Halton says the job of a public servant is to enable a government to do “the best job that it can”. She says this requires effectively checking your own conscience at the door – or resigning if you can’t. “You advise the government of the day, including when you don’t agree with them,” she says. “But we never do that in public.”
She says the bureaucrat’s task is to “point out the strengths, weaknesses, difficulties, challenges, opportunities” in policy proposals, in conjunction with the minister.
“Your job is to suggest options sometimes but your job is not to apply your personal views, your moral philosophy – whatever it might be. Now, the line is very clear. You can’t do anything illegal. If a minister wants to do something that’s outside the law, you don’t do it. And you point out to them that they can’t do it.”
This requires adaptation, deciphering how each new minister communicates and learns. She offers a metaphor: “You would speak Greek with one government, understanding their priorities, understanding their language, understanding how it was they took decisions. And then with a change of government, you would speak Italian.”
In the wake of the “children overboard” affair, Halton’s critics condemned her as a Howard government patsy. The accusation reached its crescendo when the prime minister appointed her as health secretary before the senate inquiry began. She was also awarded the Public Service Medal. Critics said it was a payoff for services rendered.
She points to her previous record, including on drug and welfare law reform.
“If I was there for some single incident you could more than well argue that I didn’t have any other skills and I wouldn’t have lasted,” she says. “Plenty of people have come and gone in the time I’ve been secretary.”
Retired health official Mary Murnane, a former colleague and mentor, says the comments stung Halton. “She is strong but she was hurt,” Murnane says. “She’s not unaffected by what people thought.”
Murnane says Halton was “being highly ambitious and highly competitive”.
She made it her business “to be aware of people and looking out for them when they were going through hard times”.
During these interviews for The Saturday Paper, Halton’s voice falters only once: when she is speaking of her staff.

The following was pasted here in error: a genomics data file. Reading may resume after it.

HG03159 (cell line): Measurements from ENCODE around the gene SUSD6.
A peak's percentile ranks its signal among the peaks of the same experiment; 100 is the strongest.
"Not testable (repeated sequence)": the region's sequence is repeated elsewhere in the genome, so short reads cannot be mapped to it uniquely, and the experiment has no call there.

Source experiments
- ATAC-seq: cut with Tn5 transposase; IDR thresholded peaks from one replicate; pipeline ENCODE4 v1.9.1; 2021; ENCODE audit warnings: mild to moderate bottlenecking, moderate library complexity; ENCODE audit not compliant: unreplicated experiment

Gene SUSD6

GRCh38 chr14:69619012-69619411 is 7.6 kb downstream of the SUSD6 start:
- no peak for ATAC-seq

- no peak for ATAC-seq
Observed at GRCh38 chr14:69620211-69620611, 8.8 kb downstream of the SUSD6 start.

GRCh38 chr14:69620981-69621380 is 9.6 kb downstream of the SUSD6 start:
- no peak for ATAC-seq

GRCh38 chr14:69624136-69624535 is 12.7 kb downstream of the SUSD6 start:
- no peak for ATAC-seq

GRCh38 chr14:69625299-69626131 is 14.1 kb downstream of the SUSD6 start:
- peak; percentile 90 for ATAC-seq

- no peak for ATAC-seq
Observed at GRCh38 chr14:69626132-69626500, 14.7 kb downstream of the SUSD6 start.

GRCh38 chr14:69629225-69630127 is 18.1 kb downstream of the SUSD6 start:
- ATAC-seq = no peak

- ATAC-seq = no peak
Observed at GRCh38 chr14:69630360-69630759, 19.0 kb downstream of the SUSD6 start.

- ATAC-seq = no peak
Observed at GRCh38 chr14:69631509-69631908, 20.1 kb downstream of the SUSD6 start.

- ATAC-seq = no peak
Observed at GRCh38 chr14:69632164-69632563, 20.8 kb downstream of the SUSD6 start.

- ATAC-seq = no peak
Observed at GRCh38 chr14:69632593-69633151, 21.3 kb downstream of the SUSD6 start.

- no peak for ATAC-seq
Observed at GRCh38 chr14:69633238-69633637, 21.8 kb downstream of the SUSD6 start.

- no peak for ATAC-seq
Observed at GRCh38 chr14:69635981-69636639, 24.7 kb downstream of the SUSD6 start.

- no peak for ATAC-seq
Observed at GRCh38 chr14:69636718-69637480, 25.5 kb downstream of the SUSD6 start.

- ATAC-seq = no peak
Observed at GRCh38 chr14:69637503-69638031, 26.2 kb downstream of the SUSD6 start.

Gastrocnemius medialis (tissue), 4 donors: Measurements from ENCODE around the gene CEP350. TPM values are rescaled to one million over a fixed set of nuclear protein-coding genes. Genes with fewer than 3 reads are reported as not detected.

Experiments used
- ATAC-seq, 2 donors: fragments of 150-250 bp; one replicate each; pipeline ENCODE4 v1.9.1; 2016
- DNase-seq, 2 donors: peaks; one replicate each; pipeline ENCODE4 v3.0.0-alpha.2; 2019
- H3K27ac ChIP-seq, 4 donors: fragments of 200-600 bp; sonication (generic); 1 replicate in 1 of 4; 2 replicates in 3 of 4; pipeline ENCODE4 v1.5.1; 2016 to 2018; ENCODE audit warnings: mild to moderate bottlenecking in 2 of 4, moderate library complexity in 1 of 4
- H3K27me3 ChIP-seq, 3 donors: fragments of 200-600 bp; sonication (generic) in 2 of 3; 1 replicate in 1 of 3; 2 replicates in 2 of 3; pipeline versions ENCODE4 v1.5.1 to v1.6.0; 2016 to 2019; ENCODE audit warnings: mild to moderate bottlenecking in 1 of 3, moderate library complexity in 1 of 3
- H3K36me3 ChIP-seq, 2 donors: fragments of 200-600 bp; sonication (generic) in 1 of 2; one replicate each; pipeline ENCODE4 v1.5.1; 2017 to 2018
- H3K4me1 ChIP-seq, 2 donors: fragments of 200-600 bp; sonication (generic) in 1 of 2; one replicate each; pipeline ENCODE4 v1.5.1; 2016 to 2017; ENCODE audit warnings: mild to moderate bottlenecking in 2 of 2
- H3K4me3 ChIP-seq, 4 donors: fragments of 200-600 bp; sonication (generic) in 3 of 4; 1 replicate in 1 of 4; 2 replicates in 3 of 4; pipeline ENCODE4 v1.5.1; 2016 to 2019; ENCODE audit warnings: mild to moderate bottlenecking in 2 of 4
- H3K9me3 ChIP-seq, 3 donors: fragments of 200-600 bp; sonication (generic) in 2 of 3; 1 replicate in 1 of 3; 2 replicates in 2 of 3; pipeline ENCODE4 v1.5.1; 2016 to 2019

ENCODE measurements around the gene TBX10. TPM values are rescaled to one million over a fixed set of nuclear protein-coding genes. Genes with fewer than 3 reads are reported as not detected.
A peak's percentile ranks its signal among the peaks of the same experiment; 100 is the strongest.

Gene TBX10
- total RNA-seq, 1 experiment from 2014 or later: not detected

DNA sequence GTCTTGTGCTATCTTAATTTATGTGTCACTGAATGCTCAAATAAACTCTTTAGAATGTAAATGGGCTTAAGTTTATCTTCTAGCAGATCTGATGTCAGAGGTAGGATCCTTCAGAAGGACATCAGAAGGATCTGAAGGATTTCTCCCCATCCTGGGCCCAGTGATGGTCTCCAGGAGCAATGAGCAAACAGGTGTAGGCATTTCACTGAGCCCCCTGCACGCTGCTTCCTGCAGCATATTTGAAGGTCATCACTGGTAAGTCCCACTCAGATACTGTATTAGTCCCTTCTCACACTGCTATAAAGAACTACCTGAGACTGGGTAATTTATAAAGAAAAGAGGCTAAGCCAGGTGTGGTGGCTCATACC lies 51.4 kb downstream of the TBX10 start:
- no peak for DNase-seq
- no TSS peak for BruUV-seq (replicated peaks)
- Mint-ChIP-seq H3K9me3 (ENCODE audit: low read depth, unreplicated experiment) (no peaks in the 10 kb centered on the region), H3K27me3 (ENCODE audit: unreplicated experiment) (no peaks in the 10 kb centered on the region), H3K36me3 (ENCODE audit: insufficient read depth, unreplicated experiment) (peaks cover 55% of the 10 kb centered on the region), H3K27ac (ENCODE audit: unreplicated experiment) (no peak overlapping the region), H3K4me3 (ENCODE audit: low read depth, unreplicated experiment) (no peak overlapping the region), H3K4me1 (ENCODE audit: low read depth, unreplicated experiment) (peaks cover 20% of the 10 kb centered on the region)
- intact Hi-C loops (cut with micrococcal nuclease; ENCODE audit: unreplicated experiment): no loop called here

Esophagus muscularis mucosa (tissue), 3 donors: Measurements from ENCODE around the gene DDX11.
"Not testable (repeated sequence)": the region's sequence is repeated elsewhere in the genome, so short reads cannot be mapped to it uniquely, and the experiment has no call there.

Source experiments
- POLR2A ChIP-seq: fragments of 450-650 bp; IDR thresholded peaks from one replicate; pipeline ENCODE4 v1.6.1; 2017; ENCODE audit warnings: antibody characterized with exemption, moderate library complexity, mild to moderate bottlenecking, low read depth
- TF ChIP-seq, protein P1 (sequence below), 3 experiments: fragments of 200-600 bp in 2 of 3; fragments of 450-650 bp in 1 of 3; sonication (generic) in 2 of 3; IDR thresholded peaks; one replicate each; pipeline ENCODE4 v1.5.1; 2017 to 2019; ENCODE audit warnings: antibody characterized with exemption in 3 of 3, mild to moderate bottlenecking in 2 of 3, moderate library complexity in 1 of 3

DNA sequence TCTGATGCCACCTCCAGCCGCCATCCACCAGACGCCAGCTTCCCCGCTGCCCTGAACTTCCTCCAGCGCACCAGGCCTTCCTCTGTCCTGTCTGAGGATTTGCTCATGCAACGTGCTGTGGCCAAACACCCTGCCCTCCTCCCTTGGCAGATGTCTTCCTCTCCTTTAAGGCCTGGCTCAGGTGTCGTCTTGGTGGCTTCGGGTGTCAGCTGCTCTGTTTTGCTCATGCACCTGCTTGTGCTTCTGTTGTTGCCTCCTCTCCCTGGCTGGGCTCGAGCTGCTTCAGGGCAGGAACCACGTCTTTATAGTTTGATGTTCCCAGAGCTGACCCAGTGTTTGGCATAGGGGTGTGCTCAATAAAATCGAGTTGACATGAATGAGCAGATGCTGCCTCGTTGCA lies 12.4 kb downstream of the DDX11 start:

“I have always backed my people in, really hard,” she says. “Because at the end of the day, as a secretary, you can’t do a thing without your people and you have to develop them and you have to help bring on their capacity, their skills, give them experiences that mean they can go on to lead themselves in due course.”
Murnane says Halton was always mindful of the impact of public service life on families, especially women, sensitive to the timing of meetings and other events.
“But she was never a whinger,” Murnane says. “She wasn’t a tambourine-swinging evangelist.”
In a farewell speech to the Institute of Public Administration Australia, Halton decided it was time to say something direct about women and the public service culture. She noted the habit of what she called “manterrupting” in meetings and appealed to senior male colleagues to be more aware of it. She said when women came up with a good idea, they should not have an interrupting male colleague talk over the top and then steal the credit.
Another observation about the public service overall is less direct – though its import perfectly clear.
“The danger … going forward is people will become risk averse because they are so worried that ‘one unfortunate incident’ – to quote Lemony Snicket – will be the end of their career,” she says.
By implication, her own career proves that’s not the case.
Among her achievements, Jane Halton nominates her early work in a team designing the home and community care scheme, something she says “makes a difference to hundreds of thousands of old people every day now”, along with the recognition of and financial support for carers and other reforms to aged care.
She jokes she wanted the system to be good for when she had to use it. She now engages with it from the users’ side via her mother, who is in full-time high care.
Halton also worked to redesign the Pharmaceutical Benefits Scheme to make medicines more accessible, generating savings of $17 billion for the government. And there was the anti-smoking campaign she and minister Nicola Roxon engineered that introduced controversial plain packaging and saw smoking rates plummet.
Halton is particularly passionate about her work on Indigenous health, too. She says the nation is on track to meet targets set through the Council of Australian Governments on reduced infant mortality in Indigenous communities.
Mary Murnane says: “There was no area of health endeavour that Jane was not across.” She points to the international work through the World Health Organisation, something Halton will continue in her private capacity via the Seattle-based board of the Institute for Health Metrics and Evaluation and the Coalition for Epidemic Preparedness Innovations, working on readiness for pandemics.
WHO director-general Dr Margaret Chan sent a farewell message this month.